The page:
Museum of Ancient Greek, (Post)Byzantine Instruments
History and museums
The Museum of Ancient Greek, Byzantine & Postbyzantine Instruments is a museum in Thessaloniki, Central Macedonia, Greece. The museum opened in 1997 in a restored three-storey building in the Ladadika district in the centre of Thessaloniki. It belongs to the Bank of Piraeus.
The three exhibition spaces display over 200 musical instruments, which existed between 2,800 BC and the beginning of the 20th century and have been accurately reconstructed with the help of the Aristotle University of Thessaloniki to compose the museum’s initial collection. They were made on the basis of pictorial and literary evidence (pottery, sculpture, figurines, illuminated Byzantine manuscripts) using the same materials mentioned in the sources. Each instrument is accompanied by the pictorial evidence of its existence. In many cases it is also possible to hear the sounds they make.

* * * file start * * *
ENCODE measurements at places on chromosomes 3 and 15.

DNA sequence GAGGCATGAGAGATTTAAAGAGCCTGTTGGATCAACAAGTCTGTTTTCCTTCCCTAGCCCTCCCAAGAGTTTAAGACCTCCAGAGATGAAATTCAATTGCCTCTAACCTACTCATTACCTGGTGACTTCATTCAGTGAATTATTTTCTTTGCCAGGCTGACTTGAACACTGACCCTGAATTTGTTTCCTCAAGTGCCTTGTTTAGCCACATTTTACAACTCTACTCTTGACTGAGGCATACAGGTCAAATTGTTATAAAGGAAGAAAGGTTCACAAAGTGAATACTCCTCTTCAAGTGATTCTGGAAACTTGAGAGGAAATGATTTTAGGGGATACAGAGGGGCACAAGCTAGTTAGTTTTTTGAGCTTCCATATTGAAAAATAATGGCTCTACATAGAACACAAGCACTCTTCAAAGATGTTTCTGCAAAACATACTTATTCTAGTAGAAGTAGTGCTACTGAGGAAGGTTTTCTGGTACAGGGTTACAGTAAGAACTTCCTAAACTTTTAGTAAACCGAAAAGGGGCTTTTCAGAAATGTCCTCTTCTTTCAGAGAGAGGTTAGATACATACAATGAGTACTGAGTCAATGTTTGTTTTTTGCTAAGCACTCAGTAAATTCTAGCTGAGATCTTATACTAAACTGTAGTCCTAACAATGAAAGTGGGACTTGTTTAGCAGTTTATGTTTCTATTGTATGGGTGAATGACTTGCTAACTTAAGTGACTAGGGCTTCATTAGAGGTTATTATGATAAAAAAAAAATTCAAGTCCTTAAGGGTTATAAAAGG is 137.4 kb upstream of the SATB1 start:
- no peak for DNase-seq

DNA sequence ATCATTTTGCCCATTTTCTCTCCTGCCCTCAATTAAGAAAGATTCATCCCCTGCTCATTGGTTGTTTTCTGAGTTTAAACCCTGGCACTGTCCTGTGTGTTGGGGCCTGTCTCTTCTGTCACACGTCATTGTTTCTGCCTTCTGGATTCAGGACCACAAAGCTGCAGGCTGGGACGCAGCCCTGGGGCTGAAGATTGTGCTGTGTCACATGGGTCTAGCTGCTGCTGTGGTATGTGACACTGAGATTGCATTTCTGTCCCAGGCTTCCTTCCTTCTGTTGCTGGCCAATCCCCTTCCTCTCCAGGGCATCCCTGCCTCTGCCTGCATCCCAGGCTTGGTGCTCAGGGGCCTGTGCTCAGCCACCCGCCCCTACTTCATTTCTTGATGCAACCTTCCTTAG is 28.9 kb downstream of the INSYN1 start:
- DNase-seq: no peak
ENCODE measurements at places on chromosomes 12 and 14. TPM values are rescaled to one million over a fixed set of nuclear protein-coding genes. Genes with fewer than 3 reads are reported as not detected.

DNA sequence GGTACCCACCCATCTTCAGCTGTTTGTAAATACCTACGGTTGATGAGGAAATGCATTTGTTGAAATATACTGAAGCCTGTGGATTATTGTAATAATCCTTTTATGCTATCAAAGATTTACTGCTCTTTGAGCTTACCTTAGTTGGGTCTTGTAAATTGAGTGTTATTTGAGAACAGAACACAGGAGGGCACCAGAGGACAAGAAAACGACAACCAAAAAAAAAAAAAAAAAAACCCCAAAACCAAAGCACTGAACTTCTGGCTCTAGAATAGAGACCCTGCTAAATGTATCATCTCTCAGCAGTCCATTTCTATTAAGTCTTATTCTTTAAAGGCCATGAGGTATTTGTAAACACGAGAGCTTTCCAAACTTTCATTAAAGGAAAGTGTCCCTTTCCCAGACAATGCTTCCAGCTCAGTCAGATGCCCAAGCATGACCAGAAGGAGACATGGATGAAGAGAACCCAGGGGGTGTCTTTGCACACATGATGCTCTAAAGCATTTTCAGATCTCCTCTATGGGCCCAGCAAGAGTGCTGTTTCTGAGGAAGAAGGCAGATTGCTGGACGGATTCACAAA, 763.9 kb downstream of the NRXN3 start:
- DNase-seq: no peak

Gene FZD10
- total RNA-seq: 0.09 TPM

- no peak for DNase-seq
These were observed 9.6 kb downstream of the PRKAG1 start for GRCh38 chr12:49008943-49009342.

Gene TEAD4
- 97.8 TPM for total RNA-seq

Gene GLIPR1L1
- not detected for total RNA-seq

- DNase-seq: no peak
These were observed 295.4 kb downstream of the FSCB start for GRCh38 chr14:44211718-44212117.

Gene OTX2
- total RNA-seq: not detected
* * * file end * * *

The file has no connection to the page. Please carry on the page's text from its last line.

Some notable examples include the seven-stringed forminx of the Minoan period, the double pipes with an air chamber (5th century BC). The bagpipes were played on the Greek islands, by the Greeks of the Black Sea, and in Thrace.
Apart from its exhibition space, the museum also has a music library, an electronic archive of scores, and a musicology research department.